The day after, heavy snow was forecast for the Sevenoaks area, predicted for around 12 o clock. I wasn’t going to miss this, so arrived at 9 and just waited. The fallow were very shy and with such a strong wind, understandably, took shelter in the wooded areas.
After the above encounter, it was a full hour before I got anywhere near close enough for a decent size image. I came across 4 bucks and by keeping a respectful distance, they took little notice. And, as if on cue, the snow REALLY started to come down. Perfect!
A few days later and with snow still on the ground I headed to my hide on the marshes where I witnessed the most extraordinary thing! As I walked to my hide to top-up the feeder I noticed a fieldfare in a hawthorn, not 4m away! Amazing. They are generally very wary so what on earth was it doing, just sitting there? I stood and watched as it sat and picked off nearby berries. The camera was in the car so I walked back the 100m or so, fitted the camera to the tripod and returned, only to find it was still there! It remained so for the next minute, allowing me take a few shots before it dropped to the ground, picked up a few berries and flew off to join the rest of the flock. I guess, it’s the hard weather that makes wildlife bolder.
I then got comfortable in my hide, observing greenfiches, blue and great tits come and go and then a bird appeared on a thistle seed-head I had only ever seen a few times before and certainly never photographed. A lesser redpoll. I took a few tentative photographs as it fed frantically on the seed-head. It flew to a nearby hawthorn then immediately returned. I let it feed for a while, took another shot and this time it took no notice. This was a rare opportunity to get close-ups of a bird I hardly see, so didn’t hold back in the amount of images Thankfully, quite afew came out sharp!
All images on this post were taken using a Nikon D300, 200-400 f4 and, more often than not, iso 800. For the redpoll shots, at f5.6 I used a shutter speed of 1/1600 sec.
I’ve never been the sort of photographer to walk great distances (by that I mean over 2 miles!) taking a shot here and another there. Unless I am after a specific subject I much prefer to “work” a small area. I still shoot in the same woods, downlands and marshes that I did when I first got interested in nature (a little later, photography) almost 30 years ago. I’m a firm believer in working your local patch. By visiting a site near to home in all seasons and weathers you uncover nature’s secrets. Where, at certain times of the year, you can, for example, expect to find a bee orchid, fox earth or rare fungi. By getting “under it’s skin” your images, I feel, will have greater feeling and depth. This is something, almost, impossible to do on a short or occasional visit. It also means, that when the weather is exceptional or if you just have a spare hour, there is always some place for you to visit. To remain, photographically, productive.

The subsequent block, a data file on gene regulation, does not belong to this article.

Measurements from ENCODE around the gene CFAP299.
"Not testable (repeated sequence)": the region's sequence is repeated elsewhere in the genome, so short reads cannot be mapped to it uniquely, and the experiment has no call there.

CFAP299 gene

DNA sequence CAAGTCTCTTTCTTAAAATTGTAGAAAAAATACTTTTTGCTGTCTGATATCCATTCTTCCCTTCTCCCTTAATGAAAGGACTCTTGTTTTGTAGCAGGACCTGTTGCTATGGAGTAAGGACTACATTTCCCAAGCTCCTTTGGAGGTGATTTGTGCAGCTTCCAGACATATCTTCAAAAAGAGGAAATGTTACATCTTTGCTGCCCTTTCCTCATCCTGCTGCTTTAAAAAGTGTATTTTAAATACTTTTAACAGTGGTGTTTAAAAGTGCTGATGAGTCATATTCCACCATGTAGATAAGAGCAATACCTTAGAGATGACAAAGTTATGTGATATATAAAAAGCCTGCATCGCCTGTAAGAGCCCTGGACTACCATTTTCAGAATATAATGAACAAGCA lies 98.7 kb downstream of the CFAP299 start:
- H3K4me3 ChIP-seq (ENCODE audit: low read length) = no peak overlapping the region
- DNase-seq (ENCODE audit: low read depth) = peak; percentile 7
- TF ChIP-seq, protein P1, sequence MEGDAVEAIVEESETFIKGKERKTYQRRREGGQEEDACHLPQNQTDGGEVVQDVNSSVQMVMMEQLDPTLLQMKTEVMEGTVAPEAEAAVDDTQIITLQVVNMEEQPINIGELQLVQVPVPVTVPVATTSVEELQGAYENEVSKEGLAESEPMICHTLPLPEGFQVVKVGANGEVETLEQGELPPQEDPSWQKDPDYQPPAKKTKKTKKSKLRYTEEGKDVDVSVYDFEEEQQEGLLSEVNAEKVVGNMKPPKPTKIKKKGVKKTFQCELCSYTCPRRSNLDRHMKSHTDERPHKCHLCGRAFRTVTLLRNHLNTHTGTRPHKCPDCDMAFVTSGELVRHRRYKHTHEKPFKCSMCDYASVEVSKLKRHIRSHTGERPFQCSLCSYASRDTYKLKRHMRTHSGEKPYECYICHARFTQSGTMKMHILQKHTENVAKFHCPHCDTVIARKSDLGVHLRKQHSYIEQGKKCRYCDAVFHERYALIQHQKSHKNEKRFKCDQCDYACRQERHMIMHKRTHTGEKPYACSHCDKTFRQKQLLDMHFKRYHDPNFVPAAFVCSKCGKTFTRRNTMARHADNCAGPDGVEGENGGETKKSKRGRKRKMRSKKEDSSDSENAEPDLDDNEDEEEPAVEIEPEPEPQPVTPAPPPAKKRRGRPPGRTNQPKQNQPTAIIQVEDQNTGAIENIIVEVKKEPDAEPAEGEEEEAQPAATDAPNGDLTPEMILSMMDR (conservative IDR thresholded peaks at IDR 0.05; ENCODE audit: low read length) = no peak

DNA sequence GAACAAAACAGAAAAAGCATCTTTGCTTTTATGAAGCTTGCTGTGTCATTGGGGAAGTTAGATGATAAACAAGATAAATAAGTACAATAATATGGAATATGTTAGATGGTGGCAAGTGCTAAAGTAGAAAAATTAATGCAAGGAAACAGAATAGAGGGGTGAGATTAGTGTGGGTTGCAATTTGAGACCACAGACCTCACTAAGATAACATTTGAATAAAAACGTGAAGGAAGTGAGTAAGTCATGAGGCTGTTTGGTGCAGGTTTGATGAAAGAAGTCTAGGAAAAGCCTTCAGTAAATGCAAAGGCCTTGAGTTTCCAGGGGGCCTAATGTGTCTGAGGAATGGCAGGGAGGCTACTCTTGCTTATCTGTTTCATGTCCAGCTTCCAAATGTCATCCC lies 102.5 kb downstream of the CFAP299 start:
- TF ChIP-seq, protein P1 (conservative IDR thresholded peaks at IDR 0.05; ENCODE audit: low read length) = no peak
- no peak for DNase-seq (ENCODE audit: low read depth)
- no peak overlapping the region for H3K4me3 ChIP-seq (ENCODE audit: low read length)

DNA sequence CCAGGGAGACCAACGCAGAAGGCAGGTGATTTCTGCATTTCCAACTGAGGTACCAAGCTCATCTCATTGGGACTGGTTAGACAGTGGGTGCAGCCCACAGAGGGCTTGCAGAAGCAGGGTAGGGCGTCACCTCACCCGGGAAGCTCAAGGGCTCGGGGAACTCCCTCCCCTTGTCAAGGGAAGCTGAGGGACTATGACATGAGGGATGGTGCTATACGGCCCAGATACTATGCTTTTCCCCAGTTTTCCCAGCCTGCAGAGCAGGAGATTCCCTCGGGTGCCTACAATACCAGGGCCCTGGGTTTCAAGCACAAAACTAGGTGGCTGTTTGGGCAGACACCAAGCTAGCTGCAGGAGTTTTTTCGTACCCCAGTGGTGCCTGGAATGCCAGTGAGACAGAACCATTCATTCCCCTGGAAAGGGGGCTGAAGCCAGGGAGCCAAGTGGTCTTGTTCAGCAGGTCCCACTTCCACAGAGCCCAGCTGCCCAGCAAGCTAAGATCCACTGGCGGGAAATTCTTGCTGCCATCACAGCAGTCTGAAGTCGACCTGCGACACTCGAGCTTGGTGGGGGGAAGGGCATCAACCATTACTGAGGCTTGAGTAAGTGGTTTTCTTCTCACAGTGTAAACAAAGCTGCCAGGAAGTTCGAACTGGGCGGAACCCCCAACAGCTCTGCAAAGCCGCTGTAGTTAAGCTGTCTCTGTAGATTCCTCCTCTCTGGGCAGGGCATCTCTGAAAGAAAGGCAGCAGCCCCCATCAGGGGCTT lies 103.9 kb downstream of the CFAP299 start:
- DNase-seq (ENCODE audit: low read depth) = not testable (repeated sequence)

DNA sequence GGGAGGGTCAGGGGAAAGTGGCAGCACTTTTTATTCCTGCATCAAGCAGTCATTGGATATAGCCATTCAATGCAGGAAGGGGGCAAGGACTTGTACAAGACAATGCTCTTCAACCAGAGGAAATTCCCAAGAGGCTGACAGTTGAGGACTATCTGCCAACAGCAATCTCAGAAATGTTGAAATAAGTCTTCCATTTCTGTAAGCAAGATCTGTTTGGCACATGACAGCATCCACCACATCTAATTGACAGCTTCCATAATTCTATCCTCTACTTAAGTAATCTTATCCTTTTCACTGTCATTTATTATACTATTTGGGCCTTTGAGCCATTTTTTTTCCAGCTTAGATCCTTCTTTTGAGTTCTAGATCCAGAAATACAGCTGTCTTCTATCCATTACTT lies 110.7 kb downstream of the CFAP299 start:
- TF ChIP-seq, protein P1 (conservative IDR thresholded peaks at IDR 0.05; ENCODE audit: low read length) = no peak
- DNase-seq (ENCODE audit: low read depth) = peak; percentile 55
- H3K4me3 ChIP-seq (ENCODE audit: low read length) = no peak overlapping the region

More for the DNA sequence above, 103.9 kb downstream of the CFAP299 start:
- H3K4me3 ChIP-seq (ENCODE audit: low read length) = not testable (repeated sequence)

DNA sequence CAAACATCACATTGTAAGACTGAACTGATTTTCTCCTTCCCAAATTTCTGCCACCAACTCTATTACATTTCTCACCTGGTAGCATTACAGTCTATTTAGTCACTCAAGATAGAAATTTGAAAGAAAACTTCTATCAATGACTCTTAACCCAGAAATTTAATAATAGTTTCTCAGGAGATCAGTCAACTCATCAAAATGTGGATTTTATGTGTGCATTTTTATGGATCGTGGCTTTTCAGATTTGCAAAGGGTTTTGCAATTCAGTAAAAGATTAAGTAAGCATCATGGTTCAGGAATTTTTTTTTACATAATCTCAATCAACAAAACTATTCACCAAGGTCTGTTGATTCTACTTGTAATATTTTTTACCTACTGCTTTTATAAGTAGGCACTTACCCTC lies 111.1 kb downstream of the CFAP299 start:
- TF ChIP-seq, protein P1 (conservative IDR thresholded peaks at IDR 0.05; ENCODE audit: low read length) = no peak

The images, below, were taken in one of South East England’s largest woodlands but all within an area no bigger than 900 m2. I could have walked and walked, looking for the finest specimens and views in which to capture autumn. Instead, for several days during October and November, I remained in a very compact area, often scrambling around on all fours or laying on damp leaf litter, searching for tiny mushrooms which, ultimately, gave me focus. More often than not I would, simply, just be led by the light.
I was taken by the relationship of the miniature with the gigantic. How the mature beech and minute fungi are as important as one another for their survival. With this in mind, I strove towards illustrating that as best I could.
With my reluctance to leave this wonderful place and with darkness closing in, I turned to using a flash-unit to illuminate spore release from a common puffball.
I must admit, I’m a little reluctant to give all the technical data for each image as I think we, so often, get so bogged down with the technicalities that we lose sight of the image we are trying to take. Yes, it’s important to know your f-stops and shutter speeds, differential focusing and depth of field and, given the time, all these things can be learnt. Spending time in the field and in all kinds of conditions is the best way to become farmiliar with your camera and, most important of all, to develop your “eye.”
But, in order to satisfy your curiosity, I used a nikon D300, 12-24, 28-105, 105 micro and 200mm. Occasionally, I would use extension tubes or a 2-element close-up filter and when working at ground level, a right-angle viewfinder. A Manfrotto carbon fibre 055 tripod was used much of the time with a Markins head and when I needed to get lower still, a small beanbag was employed.
About Robert Canis
Robert Canis is a professional photographer specialising in the natural world.